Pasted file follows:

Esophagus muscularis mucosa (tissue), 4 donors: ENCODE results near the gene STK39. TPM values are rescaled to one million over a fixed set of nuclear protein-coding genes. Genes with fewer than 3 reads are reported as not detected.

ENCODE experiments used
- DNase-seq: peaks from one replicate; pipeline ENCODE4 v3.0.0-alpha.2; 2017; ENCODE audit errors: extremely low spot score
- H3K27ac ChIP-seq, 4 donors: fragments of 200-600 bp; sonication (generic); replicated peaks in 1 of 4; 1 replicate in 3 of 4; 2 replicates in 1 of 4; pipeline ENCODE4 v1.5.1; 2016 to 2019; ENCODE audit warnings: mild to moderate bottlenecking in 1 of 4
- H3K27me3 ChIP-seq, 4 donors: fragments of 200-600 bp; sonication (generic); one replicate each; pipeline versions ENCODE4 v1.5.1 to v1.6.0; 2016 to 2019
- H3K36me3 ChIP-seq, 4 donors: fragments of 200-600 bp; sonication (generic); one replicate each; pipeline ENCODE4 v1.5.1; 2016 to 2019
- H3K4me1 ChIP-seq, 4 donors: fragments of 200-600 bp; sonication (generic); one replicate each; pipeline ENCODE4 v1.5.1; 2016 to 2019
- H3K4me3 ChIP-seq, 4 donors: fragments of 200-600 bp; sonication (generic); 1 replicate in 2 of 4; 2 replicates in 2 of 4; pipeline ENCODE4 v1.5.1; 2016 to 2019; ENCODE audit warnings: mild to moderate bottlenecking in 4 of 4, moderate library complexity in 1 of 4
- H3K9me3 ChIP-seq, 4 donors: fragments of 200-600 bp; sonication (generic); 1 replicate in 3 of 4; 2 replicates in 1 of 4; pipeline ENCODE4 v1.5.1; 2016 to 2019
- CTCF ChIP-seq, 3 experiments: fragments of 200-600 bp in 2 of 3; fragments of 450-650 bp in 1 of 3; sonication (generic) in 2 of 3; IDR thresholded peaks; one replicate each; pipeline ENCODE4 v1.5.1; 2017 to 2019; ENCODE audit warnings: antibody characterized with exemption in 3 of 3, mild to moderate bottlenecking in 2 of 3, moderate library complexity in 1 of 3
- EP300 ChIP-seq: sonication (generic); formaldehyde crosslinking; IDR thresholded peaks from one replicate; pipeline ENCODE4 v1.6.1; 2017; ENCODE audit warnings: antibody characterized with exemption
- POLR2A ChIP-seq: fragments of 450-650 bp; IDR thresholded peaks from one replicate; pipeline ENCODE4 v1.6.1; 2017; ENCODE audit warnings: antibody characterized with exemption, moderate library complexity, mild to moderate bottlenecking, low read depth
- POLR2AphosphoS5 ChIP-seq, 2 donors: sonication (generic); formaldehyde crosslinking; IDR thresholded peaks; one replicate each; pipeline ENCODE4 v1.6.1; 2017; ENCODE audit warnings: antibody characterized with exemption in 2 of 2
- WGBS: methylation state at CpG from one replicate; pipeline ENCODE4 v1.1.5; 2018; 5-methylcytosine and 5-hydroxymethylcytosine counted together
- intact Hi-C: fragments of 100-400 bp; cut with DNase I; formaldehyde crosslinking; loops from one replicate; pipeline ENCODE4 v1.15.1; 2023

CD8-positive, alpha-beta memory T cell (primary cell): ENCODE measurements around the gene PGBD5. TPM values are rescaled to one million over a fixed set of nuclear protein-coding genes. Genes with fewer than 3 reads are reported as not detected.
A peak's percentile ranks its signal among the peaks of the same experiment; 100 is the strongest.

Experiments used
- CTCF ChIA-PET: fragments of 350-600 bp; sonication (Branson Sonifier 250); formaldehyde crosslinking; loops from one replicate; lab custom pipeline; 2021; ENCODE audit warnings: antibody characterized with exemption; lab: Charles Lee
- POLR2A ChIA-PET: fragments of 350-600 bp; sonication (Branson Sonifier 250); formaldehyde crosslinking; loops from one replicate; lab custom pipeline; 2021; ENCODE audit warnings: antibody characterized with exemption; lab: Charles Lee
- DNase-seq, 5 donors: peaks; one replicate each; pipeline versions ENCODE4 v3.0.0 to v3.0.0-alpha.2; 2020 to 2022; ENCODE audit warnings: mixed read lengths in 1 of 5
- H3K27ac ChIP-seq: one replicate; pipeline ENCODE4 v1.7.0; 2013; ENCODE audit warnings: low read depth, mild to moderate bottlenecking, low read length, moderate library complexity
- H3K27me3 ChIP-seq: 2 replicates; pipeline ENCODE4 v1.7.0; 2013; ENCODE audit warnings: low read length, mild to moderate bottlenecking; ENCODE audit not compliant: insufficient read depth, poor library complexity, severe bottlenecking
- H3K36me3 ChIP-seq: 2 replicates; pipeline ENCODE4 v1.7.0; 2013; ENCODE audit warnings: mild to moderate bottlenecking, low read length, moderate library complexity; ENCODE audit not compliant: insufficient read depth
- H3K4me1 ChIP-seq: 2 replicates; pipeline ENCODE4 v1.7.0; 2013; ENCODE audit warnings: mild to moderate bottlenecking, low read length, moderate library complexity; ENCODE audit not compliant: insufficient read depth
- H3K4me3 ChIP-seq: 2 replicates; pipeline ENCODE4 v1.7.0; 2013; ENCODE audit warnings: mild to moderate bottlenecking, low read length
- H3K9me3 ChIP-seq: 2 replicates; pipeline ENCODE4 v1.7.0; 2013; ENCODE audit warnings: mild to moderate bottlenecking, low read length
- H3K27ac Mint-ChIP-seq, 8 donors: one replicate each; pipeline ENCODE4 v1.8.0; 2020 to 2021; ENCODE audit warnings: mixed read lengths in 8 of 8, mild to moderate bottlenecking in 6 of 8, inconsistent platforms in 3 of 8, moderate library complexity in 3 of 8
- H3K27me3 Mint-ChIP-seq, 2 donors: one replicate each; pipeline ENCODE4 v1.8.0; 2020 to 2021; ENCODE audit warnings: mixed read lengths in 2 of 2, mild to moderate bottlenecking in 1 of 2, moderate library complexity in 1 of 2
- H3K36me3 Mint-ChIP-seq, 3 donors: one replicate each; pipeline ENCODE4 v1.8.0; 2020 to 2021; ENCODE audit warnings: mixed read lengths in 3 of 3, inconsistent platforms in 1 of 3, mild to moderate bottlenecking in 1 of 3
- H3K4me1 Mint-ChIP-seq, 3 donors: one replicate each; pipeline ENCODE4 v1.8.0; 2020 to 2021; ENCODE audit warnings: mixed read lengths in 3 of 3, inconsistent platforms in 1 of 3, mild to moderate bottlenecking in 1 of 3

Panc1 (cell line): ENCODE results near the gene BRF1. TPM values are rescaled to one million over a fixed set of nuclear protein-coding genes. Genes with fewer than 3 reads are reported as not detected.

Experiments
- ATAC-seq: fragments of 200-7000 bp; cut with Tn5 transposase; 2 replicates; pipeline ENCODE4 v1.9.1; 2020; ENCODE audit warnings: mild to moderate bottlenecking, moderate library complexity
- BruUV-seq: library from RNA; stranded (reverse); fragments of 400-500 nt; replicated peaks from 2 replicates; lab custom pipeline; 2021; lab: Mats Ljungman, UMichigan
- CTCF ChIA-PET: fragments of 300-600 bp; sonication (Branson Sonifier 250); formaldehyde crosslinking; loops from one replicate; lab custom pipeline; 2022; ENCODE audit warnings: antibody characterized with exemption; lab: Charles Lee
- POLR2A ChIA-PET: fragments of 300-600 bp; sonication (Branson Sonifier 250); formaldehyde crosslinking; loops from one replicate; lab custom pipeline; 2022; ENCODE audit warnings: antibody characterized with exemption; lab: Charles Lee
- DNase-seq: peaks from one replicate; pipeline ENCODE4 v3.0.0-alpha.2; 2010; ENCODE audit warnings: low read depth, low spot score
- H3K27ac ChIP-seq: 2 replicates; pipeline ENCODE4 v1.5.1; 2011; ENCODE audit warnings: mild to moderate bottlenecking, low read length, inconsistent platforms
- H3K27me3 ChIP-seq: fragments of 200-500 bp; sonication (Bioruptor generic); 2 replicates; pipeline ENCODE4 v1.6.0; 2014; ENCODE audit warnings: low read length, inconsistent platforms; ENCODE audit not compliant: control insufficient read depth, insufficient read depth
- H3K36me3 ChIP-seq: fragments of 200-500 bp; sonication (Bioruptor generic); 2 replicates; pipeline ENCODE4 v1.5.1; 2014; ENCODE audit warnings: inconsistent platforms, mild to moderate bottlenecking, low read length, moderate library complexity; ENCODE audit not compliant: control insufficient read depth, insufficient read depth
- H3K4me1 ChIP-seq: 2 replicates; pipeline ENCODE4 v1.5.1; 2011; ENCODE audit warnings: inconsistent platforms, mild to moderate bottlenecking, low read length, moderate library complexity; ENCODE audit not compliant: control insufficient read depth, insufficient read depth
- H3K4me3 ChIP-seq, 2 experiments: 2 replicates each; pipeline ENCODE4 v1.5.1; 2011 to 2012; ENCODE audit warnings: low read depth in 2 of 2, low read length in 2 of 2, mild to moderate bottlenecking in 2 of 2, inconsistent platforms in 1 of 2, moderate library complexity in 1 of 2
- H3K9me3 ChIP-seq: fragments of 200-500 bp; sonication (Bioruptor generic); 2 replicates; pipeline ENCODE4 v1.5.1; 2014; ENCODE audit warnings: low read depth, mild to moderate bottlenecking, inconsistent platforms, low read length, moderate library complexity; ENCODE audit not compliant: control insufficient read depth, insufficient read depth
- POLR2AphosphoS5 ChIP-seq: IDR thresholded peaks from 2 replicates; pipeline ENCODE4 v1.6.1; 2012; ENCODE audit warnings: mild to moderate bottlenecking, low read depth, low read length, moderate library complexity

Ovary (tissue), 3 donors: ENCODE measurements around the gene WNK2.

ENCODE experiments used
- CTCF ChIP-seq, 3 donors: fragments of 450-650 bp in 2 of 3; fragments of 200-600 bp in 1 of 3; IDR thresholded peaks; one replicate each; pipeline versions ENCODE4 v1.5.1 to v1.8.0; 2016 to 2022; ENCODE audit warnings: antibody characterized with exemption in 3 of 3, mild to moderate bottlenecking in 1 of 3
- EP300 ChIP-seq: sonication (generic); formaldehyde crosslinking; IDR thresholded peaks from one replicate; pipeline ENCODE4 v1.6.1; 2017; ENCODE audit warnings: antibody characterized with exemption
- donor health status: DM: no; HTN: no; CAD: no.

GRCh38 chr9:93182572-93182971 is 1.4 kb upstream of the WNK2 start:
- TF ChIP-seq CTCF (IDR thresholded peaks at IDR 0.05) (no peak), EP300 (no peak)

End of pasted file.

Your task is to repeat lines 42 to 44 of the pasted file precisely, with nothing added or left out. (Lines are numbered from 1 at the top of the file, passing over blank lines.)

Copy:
- H3K4me1 ChIP-seq: 2 replicates; pipeline ENCODE4 v1.5.1; 2011; ENCODE audit warnings: inconsistent platforms, mild to moderate bottlenecking, low read length, moderate library complexity; ENCODE audit not compliant: control insufficient read depth, insufficient read depth
- H3K4me3 ChIP-seq, 2 experiments: 2 replicates each; pipeline ENCODE4 v1.5.1; 2011 to 2012; ENCODE audit warnings: low read depth in 2 of 2, low read length in 2 of 2, mild to moderate bottlenecking in 2 of 2, inconsistent platforms in 1 of 2, moderate library complexity in 1 of 2
- H3K9me3 ChIP-seq: fragments of 200-500 bp; sonication (Bioruptor generic); 2 replicates; pipeline ENCODE4 v1.5.1; 2014; ENCODE audit warnings: low read depth, mild to moderate bottlenecking, inconsistent platforms, low read length, moderate library complexity; ENCODE audit not compliant: control insufficient read depth, insufficient read depth